Chaat is a popular street food in India. It comes in many different shapes, sizes, colors and forms and belongs to a category of food that can easily fit into any meal time of the day. Make it with fruits and call it breakfast, add a crunchy fried component to call it evening/tea time snack, make it carb heavy with something like potatoes, add yogurt and it can easily be a complete meal in itself. So a chaat is more than just a snack, and in my opinion is a food group that is a great equalizer in Indian society. No matter your background, your education status, rich or poor, young or old – everyone enjoys a good chaat. So, it can be said that it is a way of life in India that hits all the major flavor profiles known to human kind namely sweet, salty, sour, sometimes bitter, and umami.
A chaat essentially has four to five components – a base ingredient; chutneys, sauces, or yogurt; finely chopped raw vegetables like onions and tomatoes; a crispy component like sev or paapdee; and seasonings or umami. There are a number or different chaats (Bhel puri, fruit chaat, aloo chaat, tikki chaat, samosa chaat…and the list goes on) that we regularly enjoy at home and the recipes of which I shall be eventually sharing on this portal of mine. But for today I have a unique combination of flavors for you in form of this corn bhel chaat.
The katoree which means a bowl in Hindi is made by baking circular wonton wrappers in a mini muffin tray. The chaat is made with fresh corn which is in season these days. Plus the other components that I mentioned above also make a presence. So here we go:
For the katorees
Circular wonton wrappers – 20
Oil – for brushing the wonton wrappers
Salt – to taste
For the corn bhel
Corn – 3 -4 ears, depending on size (please see the note below)
Red onion – ¼ of medium sized onion
Tomato – 1
Green chilli – 1 (optional)
Cilantro – 5-6 sprigs (please see the note below)
Lime juice – from 1 lime
Cilantro mint chutney – 1 tablespoon
Tamarind chutney – 1 tablespoon
Salt – to taste
Chaat masala – ½ teaspoon
Sev- for topping
For the katorees – Preheat the oven to 350 degrees F or 180 degrees C. Take each wonton wrapper and brush it lightly with oil. Place each wrapper into a section of the mini-muffin baking pan. Gently press each wrapper into the pan so that it forms a cup shape. Sprinkle lightly with salt and bake for 10-12 minutes till browned lightly on the edges. Remove from the oven and let cool.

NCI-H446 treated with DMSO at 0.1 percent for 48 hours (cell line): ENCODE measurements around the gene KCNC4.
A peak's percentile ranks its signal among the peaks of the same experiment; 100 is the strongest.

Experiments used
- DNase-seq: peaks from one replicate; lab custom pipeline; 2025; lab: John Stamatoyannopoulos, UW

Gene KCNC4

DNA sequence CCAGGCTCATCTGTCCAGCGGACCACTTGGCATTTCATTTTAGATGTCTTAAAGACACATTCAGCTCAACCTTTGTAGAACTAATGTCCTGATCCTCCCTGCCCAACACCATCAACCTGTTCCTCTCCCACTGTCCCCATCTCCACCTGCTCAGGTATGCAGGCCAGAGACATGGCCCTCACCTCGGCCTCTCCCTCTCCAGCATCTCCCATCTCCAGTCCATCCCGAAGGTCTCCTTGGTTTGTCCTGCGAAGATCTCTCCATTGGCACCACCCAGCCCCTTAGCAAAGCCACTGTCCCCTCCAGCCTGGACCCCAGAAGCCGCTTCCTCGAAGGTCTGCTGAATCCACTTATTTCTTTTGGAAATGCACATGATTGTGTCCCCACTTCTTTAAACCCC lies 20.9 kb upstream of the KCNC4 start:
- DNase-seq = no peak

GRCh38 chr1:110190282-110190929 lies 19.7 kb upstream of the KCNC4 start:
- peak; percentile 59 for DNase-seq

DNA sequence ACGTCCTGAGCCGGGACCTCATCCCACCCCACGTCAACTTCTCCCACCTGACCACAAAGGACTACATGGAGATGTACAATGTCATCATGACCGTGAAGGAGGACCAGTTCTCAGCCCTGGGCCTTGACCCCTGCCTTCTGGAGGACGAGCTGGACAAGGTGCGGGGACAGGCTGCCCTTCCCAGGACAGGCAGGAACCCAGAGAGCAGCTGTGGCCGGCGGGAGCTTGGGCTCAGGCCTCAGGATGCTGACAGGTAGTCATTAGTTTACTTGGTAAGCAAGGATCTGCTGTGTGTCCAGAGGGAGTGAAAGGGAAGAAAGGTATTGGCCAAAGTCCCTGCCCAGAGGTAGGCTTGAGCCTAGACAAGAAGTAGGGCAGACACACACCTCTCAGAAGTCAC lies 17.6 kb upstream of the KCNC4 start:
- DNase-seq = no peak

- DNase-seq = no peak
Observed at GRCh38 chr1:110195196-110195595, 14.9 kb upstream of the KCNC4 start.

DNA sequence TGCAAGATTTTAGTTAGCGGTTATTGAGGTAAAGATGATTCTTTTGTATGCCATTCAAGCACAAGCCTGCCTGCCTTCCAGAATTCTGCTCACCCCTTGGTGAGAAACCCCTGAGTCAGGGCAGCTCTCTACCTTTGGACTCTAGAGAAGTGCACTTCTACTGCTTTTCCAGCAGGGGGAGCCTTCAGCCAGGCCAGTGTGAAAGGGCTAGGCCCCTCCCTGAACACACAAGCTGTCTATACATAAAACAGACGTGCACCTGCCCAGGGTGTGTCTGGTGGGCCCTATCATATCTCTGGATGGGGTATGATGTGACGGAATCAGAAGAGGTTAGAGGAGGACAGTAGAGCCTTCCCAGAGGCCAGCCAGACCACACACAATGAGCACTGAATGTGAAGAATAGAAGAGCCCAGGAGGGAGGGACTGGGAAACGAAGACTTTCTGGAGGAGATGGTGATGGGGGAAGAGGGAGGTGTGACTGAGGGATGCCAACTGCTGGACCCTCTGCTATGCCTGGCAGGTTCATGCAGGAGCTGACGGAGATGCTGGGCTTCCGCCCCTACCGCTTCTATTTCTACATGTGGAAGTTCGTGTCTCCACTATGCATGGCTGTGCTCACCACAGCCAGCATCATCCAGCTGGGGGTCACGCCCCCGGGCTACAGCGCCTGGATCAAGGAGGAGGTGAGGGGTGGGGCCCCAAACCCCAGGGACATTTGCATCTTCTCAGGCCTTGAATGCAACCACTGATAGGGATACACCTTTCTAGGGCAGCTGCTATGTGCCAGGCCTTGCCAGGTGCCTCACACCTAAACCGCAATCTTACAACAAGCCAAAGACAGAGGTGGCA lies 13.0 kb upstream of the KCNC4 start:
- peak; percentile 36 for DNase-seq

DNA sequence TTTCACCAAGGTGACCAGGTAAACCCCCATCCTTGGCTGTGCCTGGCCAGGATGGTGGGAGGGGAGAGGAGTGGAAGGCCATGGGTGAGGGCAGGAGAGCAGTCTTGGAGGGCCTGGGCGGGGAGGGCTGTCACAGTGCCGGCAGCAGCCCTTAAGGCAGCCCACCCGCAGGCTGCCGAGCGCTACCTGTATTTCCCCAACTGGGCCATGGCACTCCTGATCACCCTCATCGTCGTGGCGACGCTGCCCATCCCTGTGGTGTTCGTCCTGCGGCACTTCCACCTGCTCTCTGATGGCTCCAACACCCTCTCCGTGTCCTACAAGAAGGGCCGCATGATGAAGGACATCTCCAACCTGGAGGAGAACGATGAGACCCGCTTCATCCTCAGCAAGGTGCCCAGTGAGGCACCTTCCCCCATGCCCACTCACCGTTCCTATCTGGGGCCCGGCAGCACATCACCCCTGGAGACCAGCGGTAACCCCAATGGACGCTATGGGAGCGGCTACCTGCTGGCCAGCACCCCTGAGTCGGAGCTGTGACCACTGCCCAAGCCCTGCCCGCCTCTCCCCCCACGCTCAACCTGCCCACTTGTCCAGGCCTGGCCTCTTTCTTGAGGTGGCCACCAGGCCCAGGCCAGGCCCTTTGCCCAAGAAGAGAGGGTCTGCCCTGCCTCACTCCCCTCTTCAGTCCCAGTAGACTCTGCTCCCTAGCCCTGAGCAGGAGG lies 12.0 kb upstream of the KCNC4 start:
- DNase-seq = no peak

For the bhel – Wrap each corn ear in a wet paper towel and microwave for 3 to 4 minutes. Let it cool and then take the husks and silks off. With a very sharp knife, cut the kernels off of the cob. Set aside. You can also boil or grill the corn – your choice. Chop the onion and tomatoes into very fine pieces. Chop cilantro and green chilies (if using). In a deep mixing bowl, add all the prepped ingredients. Add lime juice and the chutneys, salt and chaat masala. Give it a big mix and test for seasoning. Adjust accordingly.
To serve, add about half a tablespoon of corn bhel into each of the katorees that we baked and sprinkle with sev. Put in a platter and be ready for rave reviews for your guests…:).
Love – Vaishali.
Feel free to use canned or frozen corn if that’s your thing or when corn is not in season.
Cilantro adds a very traditional flavor to this dish s I would strongly suggest using it. But if you and cilantro don’t exactly fall in buddies category – I understand. But give poor cilantro a chance…please..will you?
Mini muffin pan
Knife and chopping board